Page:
New targeting rule makes football safer


In the last few years, concussions have become the hot-button issue in football at every level of the game, from Pop Warner to the NFL. The detrimental effects of concussions are unquestionable; they can end a playing career and derail a person’s life.

The NCAA has enacted a new rule for this college football season that is designed to take one more step towards decreasing the amount of concussions. The rule gives a 15-yard penalty to the opposing team and requires the ejection of any player who targets an opponent.

At Big 12 Media Days on July 23, coordinator of Big 12 officials Walt Anderson shared his stance on the hits.

“It’s those types of unnecessary hits to the head that are clearly avoidable that really create the biggest problem,” Anderson said.

“Unnecessary” is the best word for these hits. How will the game of football become worse by eliminating hits that do not occur at a high frequency and cause far more harm than good?

Nonetheless, this rule is bound to be called out by many fans as further “wussification” of the great sport of American football. Don’t get me wrong, I love to see big hits just as much as the next fan, but those who think that this is an unreasonable rule are completely disregarding the health of the same players they probably idolize.

This rule gives officials and the NCAA the teeth they need to enforce safety regarding defenseless players. A 15-yard penalty is simply not enough to completely deter these hits. No player wants to lose his team valuable yards, but ultimately defensive players are going to try to push the limits and see what hits they can get away with. One 15-yard penalty probably will not greatly affect the game.

But a suspension? That’s a real deterrent. Forcing a player to vacate the playing field and be replaced by a backup, especially one not up to par, can seriously hurt the team and is a crushing blow for a player who has prepared all week to play that game. No one will want to risk being kicked out of a game and draw the ire of their coach, teammates and fans just to give an opposing player a big hit.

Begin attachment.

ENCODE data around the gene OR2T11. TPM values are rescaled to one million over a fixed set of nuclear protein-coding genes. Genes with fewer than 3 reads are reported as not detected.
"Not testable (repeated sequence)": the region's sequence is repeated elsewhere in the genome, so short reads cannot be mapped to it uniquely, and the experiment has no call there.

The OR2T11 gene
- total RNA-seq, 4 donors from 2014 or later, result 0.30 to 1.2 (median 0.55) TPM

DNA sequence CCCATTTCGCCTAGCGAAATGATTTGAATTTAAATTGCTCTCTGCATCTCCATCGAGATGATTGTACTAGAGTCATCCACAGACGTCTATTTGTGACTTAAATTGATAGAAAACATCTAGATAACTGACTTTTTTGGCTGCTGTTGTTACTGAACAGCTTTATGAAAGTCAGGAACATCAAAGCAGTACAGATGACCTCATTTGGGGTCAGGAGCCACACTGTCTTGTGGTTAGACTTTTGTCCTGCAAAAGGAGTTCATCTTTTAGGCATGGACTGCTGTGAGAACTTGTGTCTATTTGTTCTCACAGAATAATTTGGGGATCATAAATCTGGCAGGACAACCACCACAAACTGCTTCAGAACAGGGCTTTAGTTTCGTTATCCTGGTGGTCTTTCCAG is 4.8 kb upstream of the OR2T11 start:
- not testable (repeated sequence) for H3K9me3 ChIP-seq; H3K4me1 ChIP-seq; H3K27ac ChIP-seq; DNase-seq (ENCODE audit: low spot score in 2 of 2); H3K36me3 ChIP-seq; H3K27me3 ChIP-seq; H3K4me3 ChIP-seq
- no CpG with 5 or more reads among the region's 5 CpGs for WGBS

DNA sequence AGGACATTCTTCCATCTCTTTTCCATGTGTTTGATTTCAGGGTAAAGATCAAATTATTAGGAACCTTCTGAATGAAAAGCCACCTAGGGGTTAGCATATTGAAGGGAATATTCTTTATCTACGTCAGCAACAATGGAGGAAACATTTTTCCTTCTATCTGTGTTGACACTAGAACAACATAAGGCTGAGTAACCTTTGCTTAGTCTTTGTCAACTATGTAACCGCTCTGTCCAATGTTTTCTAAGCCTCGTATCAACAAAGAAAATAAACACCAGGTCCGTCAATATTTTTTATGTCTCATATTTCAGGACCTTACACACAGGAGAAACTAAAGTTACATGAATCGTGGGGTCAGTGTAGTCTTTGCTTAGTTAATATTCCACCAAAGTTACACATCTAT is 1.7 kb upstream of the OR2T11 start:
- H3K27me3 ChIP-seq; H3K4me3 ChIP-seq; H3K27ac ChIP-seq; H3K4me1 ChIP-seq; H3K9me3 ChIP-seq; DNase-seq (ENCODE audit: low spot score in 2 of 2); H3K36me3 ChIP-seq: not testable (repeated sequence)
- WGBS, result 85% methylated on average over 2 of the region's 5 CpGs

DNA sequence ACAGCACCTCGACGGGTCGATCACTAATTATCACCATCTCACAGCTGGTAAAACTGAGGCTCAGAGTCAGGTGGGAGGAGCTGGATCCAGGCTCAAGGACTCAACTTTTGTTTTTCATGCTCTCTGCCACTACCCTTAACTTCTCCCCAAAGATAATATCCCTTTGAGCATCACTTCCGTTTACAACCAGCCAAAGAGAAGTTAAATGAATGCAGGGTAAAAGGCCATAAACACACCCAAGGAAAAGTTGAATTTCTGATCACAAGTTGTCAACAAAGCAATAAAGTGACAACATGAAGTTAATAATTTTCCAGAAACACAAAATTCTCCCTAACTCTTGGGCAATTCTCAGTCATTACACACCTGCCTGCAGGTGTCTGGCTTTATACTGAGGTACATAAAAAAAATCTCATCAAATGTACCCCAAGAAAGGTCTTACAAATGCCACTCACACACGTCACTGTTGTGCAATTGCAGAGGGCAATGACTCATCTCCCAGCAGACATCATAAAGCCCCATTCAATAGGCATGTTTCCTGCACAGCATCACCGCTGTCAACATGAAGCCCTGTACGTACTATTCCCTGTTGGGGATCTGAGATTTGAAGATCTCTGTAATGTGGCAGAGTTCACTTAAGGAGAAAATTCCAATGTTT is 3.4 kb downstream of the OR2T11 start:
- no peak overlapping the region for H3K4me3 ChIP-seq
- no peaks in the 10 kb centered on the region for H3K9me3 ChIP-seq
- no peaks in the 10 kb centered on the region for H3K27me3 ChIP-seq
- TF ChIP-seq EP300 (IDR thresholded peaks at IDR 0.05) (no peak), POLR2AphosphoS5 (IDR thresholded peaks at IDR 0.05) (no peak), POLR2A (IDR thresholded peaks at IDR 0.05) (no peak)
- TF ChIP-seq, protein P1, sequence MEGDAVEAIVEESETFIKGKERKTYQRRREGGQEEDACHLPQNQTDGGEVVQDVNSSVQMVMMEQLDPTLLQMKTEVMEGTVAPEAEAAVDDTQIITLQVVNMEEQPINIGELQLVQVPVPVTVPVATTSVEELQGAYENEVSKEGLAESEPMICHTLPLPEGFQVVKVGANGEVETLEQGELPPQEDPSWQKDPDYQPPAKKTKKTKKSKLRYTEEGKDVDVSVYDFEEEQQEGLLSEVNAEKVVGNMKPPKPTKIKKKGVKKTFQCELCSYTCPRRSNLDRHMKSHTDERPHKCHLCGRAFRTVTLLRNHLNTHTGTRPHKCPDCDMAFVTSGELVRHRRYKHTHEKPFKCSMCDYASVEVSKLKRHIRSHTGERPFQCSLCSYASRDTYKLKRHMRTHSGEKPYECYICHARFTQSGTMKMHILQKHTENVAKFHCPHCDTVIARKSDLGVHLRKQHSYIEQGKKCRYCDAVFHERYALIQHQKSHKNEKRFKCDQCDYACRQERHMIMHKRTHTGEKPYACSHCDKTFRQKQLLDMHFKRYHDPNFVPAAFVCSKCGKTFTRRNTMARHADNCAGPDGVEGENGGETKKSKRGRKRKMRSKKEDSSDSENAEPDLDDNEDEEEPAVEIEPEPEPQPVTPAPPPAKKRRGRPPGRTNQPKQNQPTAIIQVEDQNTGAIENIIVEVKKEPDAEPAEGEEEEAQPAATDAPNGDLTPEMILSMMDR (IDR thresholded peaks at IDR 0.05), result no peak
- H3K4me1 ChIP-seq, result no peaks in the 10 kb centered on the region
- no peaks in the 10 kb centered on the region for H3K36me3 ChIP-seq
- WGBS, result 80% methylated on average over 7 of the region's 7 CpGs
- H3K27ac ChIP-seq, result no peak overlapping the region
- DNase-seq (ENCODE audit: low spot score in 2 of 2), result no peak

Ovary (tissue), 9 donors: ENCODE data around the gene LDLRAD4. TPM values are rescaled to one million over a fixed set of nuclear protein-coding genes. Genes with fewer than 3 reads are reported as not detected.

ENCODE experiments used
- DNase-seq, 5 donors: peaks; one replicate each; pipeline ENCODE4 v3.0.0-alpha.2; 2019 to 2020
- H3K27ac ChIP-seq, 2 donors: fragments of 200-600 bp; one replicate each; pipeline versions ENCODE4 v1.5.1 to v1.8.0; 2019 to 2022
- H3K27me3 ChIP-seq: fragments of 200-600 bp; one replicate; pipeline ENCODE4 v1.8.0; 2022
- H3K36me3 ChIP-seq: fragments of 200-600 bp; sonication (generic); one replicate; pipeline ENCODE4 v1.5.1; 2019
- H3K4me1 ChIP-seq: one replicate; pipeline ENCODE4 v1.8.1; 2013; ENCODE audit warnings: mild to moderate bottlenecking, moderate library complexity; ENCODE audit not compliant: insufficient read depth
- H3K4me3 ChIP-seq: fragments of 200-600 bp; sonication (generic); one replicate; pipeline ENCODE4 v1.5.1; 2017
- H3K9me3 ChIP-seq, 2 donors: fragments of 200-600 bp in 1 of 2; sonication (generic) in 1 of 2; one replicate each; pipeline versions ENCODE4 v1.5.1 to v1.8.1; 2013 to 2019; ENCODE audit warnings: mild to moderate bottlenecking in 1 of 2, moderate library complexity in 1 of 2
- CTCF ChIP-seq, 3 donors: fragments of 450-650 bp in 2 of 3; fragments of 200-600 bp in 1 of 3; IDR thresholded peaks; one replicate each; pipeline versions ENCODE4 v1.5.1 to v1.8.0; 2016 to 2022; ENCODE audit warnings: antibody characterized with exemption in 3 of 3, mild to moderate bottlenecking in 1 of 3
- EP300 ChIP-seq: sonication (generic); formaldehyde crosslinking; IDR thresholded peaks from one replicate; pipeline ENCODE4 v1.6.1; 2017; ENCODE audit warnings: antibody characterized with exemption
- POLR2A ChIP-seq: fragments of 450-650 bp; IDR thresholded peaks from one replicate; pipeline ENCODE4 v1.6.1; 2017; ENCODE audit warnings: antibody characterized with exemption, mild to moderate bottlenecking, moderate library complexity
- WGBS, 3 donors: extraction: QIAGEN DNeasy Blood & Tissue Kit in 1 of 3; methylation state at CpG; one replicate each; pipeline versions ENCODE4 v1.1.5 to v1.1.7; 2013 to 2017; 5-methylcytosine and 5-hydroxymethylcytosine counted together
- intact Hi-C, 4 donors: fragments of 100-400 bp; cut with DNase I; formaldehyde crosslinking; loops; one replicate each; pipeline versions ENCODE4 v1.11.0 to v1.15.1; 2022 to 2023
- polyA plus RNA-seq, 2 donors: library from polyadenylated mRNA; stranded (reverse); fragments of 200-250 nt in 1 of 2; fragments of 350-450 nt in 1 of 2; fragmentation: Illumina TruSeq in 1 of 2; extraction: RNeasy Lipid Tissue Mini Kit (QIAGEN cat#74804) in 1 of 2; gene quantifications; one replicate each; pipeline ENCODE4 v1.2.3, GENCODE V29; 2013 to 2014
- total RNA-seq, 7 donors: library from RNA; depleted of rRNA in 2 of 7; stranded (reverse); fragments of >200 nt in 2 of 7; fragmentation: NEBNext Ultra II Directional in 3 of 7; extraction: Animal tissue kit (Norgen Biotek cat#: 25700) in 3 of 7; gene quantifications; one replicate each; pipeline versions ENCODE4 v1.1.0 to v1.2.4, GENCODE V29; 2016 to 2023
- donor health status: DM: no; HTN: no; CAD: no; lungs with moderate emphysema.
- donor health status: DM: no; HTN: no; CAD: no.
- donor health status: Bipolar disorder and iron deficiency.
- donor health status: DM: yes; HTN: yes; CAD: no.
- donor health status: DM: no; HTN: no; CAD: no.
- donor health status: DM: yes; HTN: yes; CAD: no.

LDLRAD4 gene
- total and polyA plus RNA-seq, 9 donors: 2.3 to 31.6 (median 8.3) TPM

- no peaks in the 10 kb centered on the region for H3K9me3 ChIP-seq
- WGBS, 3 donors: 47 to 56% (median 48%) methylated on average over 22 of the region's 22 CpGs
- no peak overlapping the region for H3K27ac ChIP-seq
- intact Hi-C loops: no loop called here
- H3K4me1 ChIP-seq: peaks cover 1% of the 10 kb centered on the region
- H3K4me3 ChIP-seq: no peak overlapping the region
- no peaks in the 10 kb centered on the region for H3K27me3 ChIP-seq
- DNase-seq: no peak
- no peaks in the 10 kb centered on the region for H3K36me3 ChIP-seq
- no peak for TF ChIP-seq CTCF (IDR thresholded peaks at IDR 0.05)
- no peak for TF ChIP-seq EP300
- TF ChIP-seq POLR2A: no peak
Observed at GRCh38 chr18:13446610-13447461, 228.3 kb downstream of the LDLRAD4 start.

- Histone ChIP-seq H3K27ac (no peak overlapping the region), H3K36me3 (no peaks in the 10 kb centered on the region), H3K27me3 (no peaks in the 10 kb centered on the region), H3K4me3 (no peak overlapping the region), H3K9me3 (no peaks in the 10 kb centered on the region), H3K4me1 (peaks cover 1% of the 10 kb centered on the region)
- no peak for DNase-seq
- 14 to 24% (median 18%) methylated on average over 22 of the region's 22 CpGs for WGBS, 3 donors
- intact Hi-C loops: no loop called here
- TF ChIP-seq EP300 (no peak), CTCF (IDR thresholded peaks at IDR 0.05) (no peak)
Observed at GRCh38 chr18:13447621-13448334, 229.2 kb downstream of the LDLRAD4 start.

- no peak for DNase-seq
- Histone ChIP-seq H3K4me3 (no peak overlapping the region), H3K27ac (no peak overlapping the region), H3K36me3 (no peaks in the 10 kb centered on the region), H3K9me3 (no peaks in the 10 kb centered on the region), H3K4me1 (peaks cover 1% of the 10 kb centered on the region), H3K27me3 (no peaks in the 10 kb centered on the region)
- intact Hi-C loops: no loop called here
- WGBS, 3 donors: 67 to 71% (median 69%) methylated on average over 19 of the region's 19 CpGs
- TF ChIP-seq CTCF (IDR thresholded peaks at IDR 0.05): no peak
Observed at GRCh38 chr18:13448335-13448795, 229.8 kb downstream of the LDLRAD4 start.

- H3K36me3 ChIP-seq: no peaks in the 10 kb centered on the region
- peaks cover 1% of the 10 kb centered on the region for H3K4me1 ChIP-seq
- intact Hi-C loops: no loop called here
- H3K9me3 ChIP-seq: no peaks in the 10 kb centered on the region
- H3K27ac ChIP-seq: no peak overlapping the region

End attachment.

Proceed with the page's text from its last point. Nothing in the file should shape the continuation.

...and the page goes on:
The biggest knock on this new rule will be the subjectiveness with which it will be called, which is really the issue with every penalty in football. Officials are not perfect. I often disagree with referees and have yelled plenty of things at them that would probably disappoint my parents, but they are paid to know more about these penalties than you or I. They are tasked with knowing these rules inside and out, and they no doubt understand any penalty that results in a player being ejected is one to be taken more seriously than most.

Referees will not call targeting lightly. They will call it on those players who are guilty, and this penalty will send the message that the NCAA is not messing around anymore. These hits can lead to serious problems down the road, so players need to avoid making them in games or face serious consequences now.

Additionally, any time that targeting is called it will be subject to a video review, which is the best form available to reduce the subjectiveness of the call. Referees can take another look at the play from many angles to ensure they made the right decision. And believe me when I say that referees want to make the right call more than you or I want them to.

Football is all about discipline, more so than big hits. The best coaches in the world are the ones who teach their players to play disciplined football and to put the team ahead of themselves. If a player cannot respect the safety of their opponents, they can at least respect that committing this penalty will hurt their team far more than it has in the past.
Players need to be able to play with enough discipline and self-control to hit another player below the shoulder pads, which is where they are taught to do so in the first place.

This rule is designed to increase safety for players whose bodies are still developing and, in my opinion, it is absolutely a great move by Big 12 Commissioner Bob Bowlsby to show that the Big 12 cares about the players, not just the game.